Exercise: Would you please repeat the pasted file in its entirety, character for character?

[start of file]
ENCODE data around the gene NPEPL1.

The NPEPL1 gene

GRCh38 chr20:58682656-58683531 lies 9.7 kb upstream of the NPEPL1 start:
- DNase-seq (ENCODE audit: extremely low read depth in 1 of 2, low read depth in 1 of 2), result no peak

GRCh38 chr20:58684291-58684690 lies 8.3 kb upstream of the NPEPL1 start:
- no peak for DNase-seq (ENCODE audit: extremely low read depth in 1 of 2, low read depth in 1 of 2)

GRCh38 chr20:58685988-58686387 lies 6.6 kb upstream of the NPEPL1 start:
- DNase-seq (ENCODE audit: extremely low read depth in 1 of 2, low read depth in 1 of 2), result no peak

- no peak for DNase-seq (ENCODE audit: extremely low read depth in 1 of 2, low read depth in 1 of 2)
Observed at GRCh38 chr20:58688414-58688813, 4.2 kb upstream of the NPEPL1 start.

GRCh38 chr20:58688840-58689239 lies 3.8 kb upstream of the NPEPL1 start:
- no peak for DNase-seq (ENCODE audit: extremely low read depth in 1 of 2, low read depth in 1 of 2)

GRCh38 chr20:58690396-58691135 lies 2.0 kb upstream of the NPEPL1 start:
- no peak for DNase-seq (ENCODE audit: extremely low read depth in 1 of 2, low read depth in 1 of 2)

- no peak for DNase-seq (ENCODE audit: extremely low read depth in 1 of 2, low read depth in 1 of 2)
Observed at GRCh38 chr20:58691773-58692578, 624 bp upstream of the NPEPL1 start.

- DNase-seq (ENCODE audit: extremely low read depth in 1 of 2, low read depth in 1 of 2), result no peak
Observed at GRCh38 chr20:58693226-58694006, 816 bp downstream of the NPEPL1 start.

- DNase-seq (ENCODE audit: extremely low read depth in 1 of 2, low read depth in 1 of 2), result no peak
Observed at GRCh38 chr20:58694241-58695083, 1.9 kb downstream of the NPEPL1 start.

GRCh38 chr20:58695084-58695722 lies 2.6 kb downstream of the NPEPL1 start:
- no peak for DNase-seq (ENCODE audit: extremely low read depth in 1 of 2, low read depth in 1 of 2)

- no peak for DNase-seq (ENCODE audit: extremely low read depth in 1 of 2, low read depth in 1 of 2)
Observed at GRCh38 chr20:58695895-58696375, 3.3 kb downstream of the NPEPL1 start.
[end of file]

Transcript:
ENCODE data around the gene NPEPL1.

The NPEPL1 gene

GRCh38 chr20:58682656-58683531 lies 9.7 kb upstream of the NPEPL1 start:
- DNase-seq (ENCODE audit: extremely low read depth in 1 of 2, low read depth in 1 of 2), result no peak

GRCh38 chr20:58684291-58684690 lies 8.3 kb upstream of the NPEPL1 start:
- no peak for DNase-seq (ENCODE audit: extremely low read depth in 1 of 2, low read depth in 1 of 2)

GRCh38 chr20:58685988-58686387 lies 6.6 kb upstream of the NPEPL1 start:
- DNase-seq (ENCODE audit: extremely low read depth in 1 of 2, low read depth in 1 of 2), result no peak

- no peak for DNase-seq (ENCODE audit: extremely low read depth in 1 of 2, low read depth in 1 of 2)
Observed at GRCh38 chr20:58688414-58688813, 4.2 kb upstream of the NPEPL1 start.

GRCh38 chr20:58688840-58689239 lies 3.8 kb upstream of the NPEPL1 start:
- no peak for DNase-seq (ENCODE audit: extremely low read depth in 1 of 2, low read depth in 1 of 2)

GRCh38 chr20:58690396-58691135 lies 2.0 kb upstream of the NPEPL1 start:
- no peak for DNase-seq (ENCODE audit: extremely low read depth in 1 of 2, low read depth in 1 of 2)

- no peak for DNase-seq (ENCODE audit: extremely low read depth in 1 of 2, low read depth in 1 of 2)
Observed at GRCh38 chr20:58691773-58692578, 624 bp upstream of the NPEPL1 start.

- DNase-seq (ENCODE audit: extremely low read depth in 1 of 2, low read depth in 1 of 2), result no peak
Observed at GRCh38 chr20:58693226-58694006, 816 bp downstream of the NPEPL1 start.

- DNase-seq (ENCODE audit: extremely low read depth in 1 of 2, low read depth in 1 of 2), result no peak
Observed at GRCh38 chr20:58694241-58695083, 1.9 kb downstream of the NPEPL1 start.

GRCh38 chr20:58695084-58695722 lies 2.6 kb downstream of the NPEPL1 start:
- no peak for DNase-seq (ENCODE audit: extremely low read depth in 1 of 2, low read depth in 1 of 2)

- no peak for DNase-seq (ENCODE audit: extremely low read depth in 1 of 2, low read depth in 1 of 2)
Observed at GRCh38 chr20:58695895-58696375, 3.3 kb downstream of the NPEPL1 start.